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  • The 9/11 Memorial Museum and the Remaking of Ground Zero
  • Marita Sturken (bio)

In the vast Foundation Hall of the National September 11 Memorial Museum, which opened in May 2014 at Ground Zero in New York, reside two objects that embody in many ways its complex, contradictory, moving yet problematic project. The first is the very large steel column that stands in the middle of the room, commanding over the space.

Known as the Last Column, this thirty-six-foot-high steel colossus is covered with messages to the dead, photographs, and memorial inscriptions put there by firefighters, police, rescue workers, and other laborers who worked at the recovery mission at Ground Zero for nine months. The Last Column has been much written about and as an object has been the source of a significant amount of emotion and ceremony. When the column was finally removed from the site of Ground Zero on May 30, 2002, it was draped with a flag and awarded an honor guard escort. As the museum itself narrates, “Standing tall once again, the Last Column will encourage reflection on the foundations of resilience, hope, and community with which we might build our collective future.”1

One could say that this steel column became an extraordinary object in the aftermath of September 11, one deeply invested with the grief, anger, and mourning of the site. As a symbol of resilience, because it survived, it is an object of affirmation that mediates the loss and vulnerability experienced in the events of 9/11. It speaks to the deep ethos of the public servants, engineers, and union workers who devoted themselves to the recovery and clearing of the site of Ground Zero (many of whom have suffered in the aftermath). Scrawled with names and messages, plastered with photographs, the column has been transformed into a kind of pastiche of the loss that resides at Ground Zero; on display in the museum it has been set up with a digital database, so that visitors can go to screens and tap into the stories behind the messages. Yet, importantly, the meaning of the Last Column is also about scale. It is huge, towering over the space of the hall, which itself stands seven stories underground. It is a reminder, in its size, of just how tall the twin towers were, as oversized skyscrapers that dominated the New York skyline for decades. It is also [End Page 471] a reminder of the scale of the event—that huge pieces of steel were twisted, bent, melted, and broken. This steel column in many ways embodies this massive scale and the shocking transformation of materiality that took place on 9/11 even as, at the same time, its inscriptions speak a kind of intimacy, of compassion, of sorrow.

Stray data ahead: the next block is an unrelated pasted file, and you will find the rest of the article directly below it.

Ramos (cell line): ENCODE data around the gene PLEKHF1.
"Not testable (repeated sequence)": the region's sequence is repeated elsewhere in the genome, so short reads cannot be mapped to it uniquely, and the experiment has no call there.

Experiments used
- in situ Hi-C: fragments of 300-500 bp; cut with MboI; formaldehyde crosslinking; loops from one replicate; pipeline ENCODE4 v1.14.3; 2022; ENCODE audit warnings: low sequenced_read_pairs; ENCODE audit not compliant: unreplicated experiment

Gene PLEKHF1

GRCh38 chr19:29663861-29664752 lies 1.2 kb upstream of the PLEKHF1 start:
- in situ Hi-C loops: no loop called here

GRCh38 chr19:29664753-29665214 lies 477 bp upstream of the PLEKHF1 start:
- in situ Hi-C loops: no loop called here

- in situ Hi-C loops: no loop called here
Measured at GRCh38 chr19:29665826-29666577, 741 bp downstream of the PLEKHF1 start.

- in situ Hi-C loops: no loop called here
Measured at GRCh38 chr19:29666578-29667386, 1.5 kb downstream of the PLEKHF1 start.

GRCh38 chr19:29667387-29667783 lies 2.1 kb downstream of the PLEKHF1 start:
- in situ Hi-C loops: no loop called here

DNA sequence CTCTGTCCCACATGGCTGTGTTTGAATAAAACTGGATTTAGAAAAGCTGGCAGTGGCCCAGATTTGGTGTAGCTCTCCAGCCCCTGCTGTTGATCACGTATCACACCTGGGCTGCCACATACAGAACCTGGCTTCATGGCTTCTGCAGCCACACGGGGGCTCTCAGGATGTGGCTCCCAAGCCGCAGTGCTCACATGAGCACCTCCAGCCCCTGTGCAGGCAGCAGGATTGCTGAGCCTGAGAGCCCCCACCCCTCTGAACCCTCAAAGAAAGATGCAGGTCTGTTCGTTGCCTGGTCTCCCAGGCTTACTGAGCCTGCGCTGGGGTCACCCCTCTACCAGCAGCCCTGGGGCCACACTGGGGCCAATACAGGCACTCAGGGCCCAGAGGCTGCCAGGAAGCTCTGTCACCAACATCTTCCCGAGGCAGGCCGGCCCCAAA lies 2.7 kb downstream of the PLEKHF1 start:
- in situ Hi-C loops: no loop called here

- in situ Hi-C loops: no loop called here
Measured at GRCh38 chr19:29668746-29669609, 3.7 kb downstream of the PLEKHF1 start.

The second object, which is on display not far from the Last Column, is a seemingly ordinary brick in a display case.

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Figure 1.

The Last Column on display in Foundation Hall, with the Slurry Wall behind it. Photograph: Jin Lee, courtesy of the National September 11 Memorial Museum.

This brick was taken from the compound in Abbottabad, Pakistan, where Osama bin Laden was assassinated by US Navy Seals in 2011, and it is now on display with the jacket of one of the Navy Seals (donated by the man who wore it) and a small CIA “challenge coin” apparently awarded in the agency for a mission accomplished and donated by the CIA operative (“Maya”) who led the intelligence mission to find bin Laden. There are many troubling aspects to the inclusion of this brick in the museum, not the least of which is that the historical exhibition of the museum has only the smallest mention of the killing of bin Laden (under the title of “Accountable”). Unlike the Last Column, which is striking in its uniqueness, a steel column that could not be mistaken for another column, the bin Laden brick does not exude its historical [End Page 472] importance in its objectness. It looks like an ordinary brick, of a particular kind of sandy construction. The brick was donated by Fox News reporter Dominic Di...


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pp. 471-490
Launched on MUSE
Open Access
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